In this June 9, 2017, file photo, President Donald Trump listens during a news conference in the Rose Garden of the White House in Washington. A clear majority of Americans believe Trump has tried to interfere with the investigation into Russia’s alleged election meddling and possible Trump campaign collusion, a new poll shows. (Susan Walsh / AP)
WASHINGTON — President Donald Trump has acknowledged for the first time that he is under federal investigation as part of the expanding probe into Russia's election meddling.
He lashed out at a top Justice Department official overseeing the inquiry, reflecting his mounting frustration with the unrelenting controversy that has consumed his early presidency.
"I am being investigated for firing the FBI Director by the man who told me to fire the FBI Director! Witch Hunt," the president wrote in a Friday tweet.
I am being investigated for firing the FBI Director by the man who told me to fire the FBI Director! Witch Hunt.
Donald Trump, US President
His morning missive apparently referred to Rod Rosenstein, the deputy attorney general whose role leading the federal investigation has become increasingly complicated. The White House has used a memo he wrote to justify Trump's decision to fire FBI Director James Comey, but that Trump action may now be part of the probe. Thursday night, Rosenstein issued an unusual statement complaining about leaks in the case.
Trump advisers and confidants describe the president as increasingly angry over the investigation, yelling at television sets in the White House carrying coverage and insisting he is the target of a conspiracy to discredit — and potentially end — his presidency. Some of his ire is aimed at Rosenstein and investigative special counsel Robert Mueller, both of whom the president believes are biased against him, associates say.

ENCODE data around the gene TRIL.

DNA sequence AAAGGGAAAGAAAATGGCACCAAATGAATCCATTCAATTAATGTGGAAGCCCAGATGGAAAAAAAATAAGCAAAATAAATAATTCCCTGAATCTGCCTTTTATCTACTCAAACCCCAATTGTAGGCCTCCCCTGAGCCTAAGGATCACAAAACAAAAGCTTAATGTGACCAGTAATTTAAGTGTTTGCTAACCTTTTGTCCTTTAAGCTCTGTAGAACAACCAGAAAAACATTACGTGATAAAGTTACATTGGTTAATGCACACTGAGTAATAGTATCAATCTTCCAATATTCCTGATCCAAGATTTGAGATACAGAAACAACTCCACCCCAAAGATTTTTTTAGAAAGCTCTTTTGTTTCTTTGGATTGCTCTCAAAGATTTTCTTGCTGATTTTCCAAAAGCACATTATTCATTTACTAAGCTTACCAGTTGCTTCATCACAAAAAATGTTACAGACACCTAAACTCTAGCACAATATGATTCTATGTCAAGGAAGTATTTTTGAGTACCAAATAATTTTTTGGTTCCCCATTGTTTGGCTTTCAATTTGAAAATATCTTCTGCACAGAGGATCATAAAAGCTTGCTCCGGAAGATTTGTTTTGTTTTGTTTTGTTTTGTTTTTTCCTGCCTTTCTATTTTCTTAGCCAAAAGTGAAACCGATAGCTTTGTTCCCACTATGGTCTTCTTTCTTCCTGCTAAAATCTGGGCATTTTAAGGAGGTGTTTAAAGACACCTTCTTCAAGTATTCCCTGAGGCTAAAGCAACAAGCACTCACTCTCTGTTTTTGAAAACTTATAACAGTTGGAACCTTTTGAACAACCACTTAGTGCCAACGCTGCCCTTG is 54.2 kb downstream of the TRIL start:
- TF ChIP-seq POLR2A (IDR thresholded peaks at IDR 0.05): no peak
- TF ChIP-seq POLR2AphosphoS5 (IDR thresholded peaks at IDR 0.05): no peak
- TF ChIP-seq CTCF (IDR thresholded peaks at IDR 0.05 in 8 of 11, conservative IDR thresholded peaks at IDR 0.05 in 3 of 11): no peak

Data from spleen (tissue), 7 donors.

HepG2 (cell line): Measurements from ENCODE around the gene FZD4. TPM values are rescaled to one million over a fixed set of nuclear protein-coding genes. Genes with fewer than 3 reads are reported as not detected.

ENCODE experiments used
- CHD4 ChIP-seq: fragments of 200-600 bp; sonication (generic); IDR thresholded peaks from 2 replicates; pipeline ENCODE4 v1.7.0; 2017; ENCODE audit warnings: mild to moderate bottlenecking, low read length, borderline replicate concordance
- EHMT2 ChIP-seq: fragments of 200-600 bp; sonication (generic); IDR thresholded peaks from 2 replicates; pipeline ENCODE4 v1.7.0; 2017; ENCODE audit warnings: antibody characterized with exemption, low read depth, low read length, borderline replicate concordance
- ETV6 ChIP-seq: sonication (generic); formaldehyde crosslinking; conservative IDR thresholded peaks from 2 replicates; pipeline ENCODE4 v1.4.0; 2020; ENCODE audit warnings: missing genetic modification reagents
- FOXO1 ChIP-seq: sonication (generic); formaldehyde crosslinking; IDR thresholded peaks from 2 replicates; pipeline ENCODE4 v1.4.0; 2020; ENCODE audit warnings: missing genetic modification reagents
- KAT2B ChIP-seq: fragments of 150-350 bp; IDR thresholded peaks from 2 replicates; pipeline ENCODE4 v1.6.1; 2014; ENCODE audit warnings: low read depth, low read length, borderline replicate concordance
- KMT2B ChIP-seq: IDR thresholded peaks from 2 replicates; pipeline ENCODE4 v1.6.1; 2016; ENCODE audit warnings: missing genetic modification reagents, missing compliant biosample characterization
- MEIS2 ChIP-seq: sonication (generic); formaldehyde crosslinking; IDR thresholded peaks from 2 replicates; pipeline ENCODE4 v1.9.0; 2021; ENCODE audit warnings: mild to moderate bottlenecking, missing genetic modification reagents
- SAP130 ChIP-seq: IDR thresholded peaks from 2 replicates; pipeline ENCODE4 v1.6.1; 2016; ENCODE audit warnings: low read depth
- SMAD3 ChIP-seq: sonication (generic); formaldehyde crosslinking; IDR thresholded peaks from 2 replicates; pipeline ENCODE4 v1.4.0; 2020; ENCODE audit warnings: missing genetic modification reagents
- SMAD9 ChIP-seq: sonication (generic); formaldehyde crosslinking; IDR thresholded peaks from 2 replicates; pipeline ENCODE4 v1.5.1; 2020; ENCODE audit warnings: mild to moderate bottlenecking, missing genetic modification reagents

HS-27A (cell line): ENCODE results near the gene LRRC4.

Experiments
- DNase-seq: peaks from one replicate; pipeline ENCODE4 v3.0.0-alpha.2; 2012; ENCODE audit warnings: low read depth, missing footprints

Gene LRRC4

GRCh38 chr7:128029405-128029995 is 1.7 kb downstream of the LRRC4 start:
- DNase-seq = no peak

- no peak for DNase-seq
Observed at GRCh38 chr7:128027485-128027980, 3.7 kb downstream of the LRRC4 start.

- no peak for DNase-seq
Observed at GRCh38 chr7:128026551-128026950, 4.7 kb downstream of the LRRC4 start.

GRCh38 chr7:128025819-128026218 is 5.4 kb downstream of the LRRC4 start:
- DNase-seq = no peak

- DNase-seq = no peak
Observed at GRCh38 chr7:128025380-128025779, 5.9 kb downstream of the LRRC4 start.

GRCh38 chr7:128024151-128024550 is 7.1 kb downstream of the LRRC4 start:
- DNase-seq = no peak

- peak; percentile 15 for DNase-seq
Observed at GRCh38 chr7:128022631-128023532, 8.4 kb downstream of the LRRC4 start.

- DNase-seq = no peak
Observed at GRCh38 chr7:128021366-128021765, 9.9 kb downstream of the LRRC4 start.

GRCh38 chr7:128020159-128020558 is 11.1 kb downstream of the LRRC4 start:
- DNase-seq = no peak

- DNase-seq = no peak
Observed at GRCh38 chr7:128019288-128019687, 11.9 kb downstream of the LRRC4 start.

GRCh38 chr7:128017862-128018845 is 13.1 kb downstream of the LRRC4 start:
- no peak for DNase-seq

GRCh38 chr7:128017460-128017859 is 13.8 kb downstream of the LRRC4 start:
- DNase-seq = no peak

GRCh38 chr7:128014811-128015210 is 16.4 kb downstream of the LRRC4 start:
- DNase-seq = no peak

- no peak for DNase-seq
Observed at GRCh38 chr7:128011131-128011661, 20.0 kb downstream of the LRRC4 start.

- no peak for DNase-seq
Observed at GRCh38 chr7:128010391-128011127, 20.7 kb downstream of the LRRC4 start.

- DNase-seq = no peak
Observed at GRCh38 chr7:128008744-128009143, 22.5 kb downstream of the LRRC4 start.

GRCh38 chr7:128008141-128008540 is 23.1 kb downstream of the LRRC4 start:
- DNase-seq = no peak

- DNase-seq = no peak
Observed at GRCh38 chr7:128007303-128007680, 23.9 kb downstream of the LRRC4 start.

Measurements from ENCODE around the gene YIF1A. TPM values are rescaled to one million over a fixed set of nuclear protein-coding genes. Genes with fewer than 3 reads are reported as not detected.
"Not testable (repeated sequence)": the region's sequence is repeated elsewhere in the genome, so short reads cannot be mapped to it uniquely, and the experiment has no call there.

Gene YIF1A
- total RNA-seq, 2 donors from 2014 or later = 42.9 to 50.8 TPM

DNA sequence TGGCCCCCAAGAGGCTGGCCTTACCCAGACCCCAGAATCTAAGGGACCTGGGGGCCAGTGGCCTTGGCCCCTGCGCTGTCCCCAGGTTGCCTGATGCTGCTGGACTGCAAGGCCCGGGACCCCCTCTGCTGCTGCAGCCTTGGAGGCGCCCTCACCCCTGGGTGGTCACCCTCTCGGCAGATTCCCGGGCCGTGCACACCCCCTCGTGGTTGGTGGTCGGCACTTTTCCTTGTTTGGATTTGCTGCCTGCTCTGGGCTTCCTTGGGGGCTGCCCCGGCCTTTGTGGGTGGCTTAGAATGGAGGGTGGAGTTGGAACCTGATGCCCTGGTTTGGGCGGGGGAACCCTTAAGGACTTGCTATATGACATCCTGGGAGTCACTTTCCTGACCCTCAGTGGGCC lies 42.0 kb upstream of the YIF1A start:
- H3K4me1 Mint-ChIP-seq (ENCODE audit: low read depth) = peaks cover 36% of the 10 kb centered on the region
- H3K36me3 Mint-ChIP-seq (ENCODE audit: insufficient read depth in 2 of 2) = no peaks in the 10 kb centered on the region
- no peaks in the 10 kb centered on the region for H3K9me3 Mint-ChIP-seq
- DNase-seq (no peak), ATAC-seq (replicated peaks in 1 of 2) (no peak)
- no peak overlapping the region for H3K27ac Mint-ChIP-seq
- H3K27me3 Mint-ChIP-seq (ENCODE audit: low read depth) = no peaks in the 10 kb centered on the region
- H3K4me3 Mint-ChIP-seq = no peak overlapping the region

Dianne Feinstein, top Democrat on the Senate Judiciary Committee, said she was "increasingly concerned" that Trump will fire both Mueller and Rosenstein.
"The message the president is sending through his tweets is that he believes the rule of law doesn't apply to him and that anyone who thinks otherwise will be fired," Feinstein said.
"That's undemocratic on its face and a blatant violation of the president's oath of office."
Aides have counseled the president to stay off Twitter and focus on other aspects of his job. They have tried to highlight the positive reviews he received Wednesday when he made a statesman-like appearance in the White House to address the nation after Rep. Steve Scalise was shot during a congressional baseball practice.
Yet Trump's angry tweets on Friday underscored the near-impossible challenge his advisers and legal team have in trying to get him to avoid weighing in on an active probe.
In this June 13, 2017 file photo, Deputy Attorney General Rod Rosenstein testifies on Capitol Hill in Washington. President Donald Trump confirmed, June 16, 2017, he was under investigation and appeared to take aim at a senior Justice Department official, in a tweet that seemed to encapsulate his frustration with the ongoing focus on Russia's involvement in the 2016 election. (Alex Brandon / AP)
The president has denied that he has any nefarious ties to Russia and has also disputed that he's attempted to block the investigation into his campaign's possible role in Russia's election-related hacking. It was unclear whether his tweet about being under investigation was based on direct knowledge or new media reports that suggest Mueller is examining whether the president obstructed justice by firing Comey.
Trump has told associates he has the legal authority to fire Mueller. What is clear is that he could order the Justice Department to ax Mueller, which may result in Rosenstein's departure and would certainly intensify the uproar over the investigation.
Rosenstein has been overseeing the Russia probe since shortly after Attorney General Jeff Sessions recused himself. But Rosenstein, too, may ultimately have to hand off oversight given his role in Trump's decision to fire Comey.